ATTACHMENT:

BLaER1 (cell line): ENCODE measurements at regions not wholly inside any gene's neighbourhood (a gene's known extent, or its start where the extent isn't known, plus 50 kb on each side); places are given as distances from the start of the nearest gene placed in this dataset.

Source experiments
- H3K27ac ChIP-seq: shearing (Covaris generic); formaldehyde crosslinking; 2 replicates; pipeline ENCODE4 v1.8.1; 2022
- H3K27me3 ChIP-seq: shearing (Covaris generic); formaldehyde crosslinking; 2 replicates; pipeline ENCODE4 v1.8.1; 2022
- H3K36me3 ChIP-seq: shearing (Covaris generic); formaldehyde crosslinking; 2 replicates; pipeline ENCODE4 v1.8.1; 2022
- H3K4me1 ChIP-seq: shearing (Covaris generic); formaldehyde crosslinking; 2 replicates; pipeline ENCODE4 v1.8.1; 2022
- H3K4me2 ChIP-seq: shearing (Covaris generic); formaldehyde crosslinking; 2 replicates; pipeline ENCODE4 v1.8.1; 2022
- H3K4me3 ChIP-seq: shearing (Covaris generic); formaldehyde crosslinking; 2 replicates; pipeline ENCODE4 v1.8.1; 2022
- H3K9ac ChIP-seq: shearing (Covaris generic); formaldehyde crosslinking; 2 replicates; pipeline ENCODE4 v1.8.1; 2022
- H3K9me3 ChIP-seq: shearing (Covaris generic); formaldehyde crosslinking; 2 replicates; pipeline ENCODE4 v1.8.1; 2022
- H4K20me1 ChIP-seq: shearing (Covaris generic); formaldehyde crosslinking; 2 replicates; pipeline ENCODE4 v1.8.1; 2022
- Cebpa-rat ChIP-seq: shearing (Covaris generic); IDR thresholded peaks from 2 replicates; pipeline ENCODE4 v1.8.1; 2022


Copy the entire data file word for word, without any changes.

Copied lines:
BLaER1 (cell line): ENCODE measurements at regions not wholly inside any gene's neighbourhood (a gene's known extent, or its start where the extent isn't known, plus 50 kb on each side); places are given as distances from the start of the nearest gene placed in this dataset.

Source experiments
- H3K27ac ChIP-seq: shearing (Covaris generic); formaldehyde crosslinking; 2 replicates; pipeline ENCODE4 v1.8.1; 2022
- H3K27me3 ChIP-seq: shearing (Covaris generic); formaldehyde crosslinking; 2 replicates; pipeline ENCODE4 v1.8.1; 2022
- H3K36me3 ChIP-seq: shearing (Covaris generic); formaldehyde crosslinking; 2 replicates; pipeline ENCODE4 v1.8.1; 2022
- H3K4me1 ChIP-seq: shearing (Covaris generic); formaldehyde crosslinking; 2 replicates; pipeline ENCODE4 v1.8.1; 2022
- H3K4me2 ChIP-seq: shearing (Covaris generic); formaldehyde crosslinking; 2 replicates; pipeline ENCODE4 v1.8.1; 2022
- H3K4me3 ChIP-seq: shearing (Covaris generic); formaldehyde crosslinking; 2 replicates; pipeline ENCODE4 v1.8.1; 2022
- H3K9ac ChIP-seq: shearing (Covaris generic); formaldehyde crosslinking; 2 replicates; pipeline ENCODE4 v1.8.1; 2022
- H3K9me3 ChIP-seq: shearing (Covaris generic); formaldehyde crosslinking; 2 replicates; pipeline ENCODE4 v1.8.1; 2022
- H4K20me1 ChIP-seq: shearing (Covaris generic); formaldehyde crosslinking; 2 replicates; pipeline ENCODE4 v1.8.1; 2022
- Cebpa-rat ChIP-seq: shearing (Covaris generic); IDR thresholded peaks from 2 replicates; pipeline ENCODE4 v1.8.1; 2022